COLUMBIA, S.C. –South Carolina is assessing the damage from Hurricane Matthew and starting the recovery process in some parts of the state, but flooding in the Pee Dee has the state’s Emergency Operations Center fully activated around the clock.
“There’s re-entry in most areas along the coast; not everywhere, but most areas along the coast, so things are proceeding I think reasonably well, given the circumstances,” says Emergency Management Division director Kim Stenson.
The EOC has had 671 requests from cities and counties for resources, things like generators, sandbags, aerial resources, and manpower and support staff. They’re also getting requests for food and water. They’re expecting more calls for assistance because of the flooding. “That’s what a lot of people here are kind of planning for and geared up for, is potential requests from local authorities to assist with water rescues or water evacuations along those rivers,” Stenson says.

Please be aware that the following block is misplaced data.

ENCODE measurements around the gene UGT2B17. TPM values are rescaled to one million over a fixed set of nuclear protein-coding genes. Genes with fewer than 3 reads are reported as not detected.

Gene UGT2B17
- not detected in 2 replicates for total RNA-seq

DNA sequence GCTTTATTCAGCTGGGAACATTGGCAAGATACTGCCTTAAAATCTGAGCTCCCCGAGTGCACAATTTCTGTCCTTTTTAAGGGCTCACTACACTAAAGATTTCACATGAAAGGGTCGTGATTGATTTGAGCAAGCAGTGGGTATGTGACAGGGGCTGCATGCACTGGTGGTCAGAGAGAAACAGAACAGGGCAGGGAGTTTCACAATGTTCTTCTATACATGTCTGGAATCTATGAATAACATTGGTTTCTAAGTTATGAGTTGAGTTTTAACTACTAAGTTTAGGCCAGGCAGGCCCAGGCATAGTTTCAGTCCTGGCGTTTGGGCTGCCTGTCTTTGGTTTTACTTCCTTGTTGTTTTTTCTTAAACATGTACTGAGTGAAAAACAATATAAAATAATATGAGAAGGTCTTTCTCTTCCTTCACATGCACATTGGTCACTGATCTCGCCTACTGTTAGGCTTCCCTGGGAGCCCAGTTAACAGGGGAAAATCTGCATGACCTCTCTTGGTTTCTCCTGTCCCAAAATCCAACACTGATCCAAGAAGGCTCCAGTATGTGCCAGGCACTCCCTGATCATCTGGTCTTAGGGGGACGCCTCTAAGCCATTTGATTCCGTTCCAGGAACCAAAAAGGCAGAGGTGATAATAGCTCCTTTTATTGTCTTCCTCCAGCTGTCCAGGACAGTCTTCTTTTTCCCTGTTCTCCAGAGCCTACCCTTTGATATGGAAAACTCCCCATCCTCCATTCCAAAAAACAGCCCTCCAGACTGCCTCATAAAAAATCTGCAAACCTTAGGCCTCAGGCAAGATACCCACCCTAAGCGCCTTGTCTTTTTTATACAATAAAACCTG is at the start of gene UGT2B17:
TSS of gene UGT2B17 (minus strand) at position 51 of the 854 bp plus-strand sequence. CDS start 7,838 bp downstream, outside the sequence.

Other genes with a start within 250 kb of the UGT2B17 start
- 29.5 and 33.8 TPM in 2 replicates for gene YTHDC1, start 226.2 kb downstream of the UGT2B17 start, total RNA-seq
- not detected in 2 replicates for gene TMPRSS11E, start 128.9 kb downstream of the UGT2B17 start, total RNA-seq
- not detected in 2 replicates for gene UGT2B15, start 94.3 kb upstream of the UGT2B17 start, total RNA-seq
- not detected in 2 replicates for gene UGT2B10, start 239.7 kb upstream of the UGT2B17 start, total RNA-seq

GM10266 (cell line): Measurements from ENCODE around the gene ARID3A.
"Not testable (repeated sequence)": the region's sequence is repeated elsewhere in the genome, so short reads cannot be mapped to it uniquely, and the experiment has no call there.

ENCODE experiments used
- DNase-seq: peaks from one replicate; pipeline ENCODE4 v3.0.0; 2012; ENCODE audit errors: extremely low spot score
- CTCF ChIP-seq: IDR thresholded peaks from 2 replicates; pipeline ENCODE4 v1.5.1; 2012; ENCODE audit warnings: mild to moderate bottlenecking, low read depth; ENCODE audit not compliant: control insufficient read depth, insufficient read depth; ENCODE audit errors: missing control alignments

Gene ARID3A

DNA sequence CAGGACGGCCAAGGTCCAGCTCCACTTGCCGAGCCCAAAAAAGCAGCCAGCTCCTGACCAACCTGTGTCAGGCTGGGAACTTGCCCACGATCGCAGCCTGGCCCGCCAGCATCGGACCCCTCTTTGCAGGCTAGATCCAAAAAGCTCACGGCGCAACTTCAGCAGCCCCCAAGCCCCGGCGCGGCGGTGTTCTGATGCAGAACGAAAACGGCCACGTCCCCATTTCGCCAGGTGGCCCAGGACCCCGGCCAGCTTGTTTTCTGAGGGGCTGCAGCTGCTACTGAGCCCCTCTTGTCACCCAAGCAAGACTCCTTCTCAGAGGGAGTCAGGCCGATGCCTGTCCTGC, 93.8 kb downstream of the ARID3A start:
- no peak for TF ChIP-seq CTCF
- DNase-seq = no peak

As of Wednesday evening, about 145,000 people were without power, down from a peak of 850,000 right after the storm. There are 12 shelters open with about 100 people in them, most of them in the Florence and Myrtle Beach areas.
The president has signed a major disaster declaration for the state, which will provide federal aid for debris management and will also help pay for things like running the EOC around the clock for more than a week, the evacuation, and running shelters. Stenson says, “As we get better information on the damages, we could potentially see assistance for individuals and other categories of public assistance, and those would be like road repairs and bridge repairs and that sort of thing.”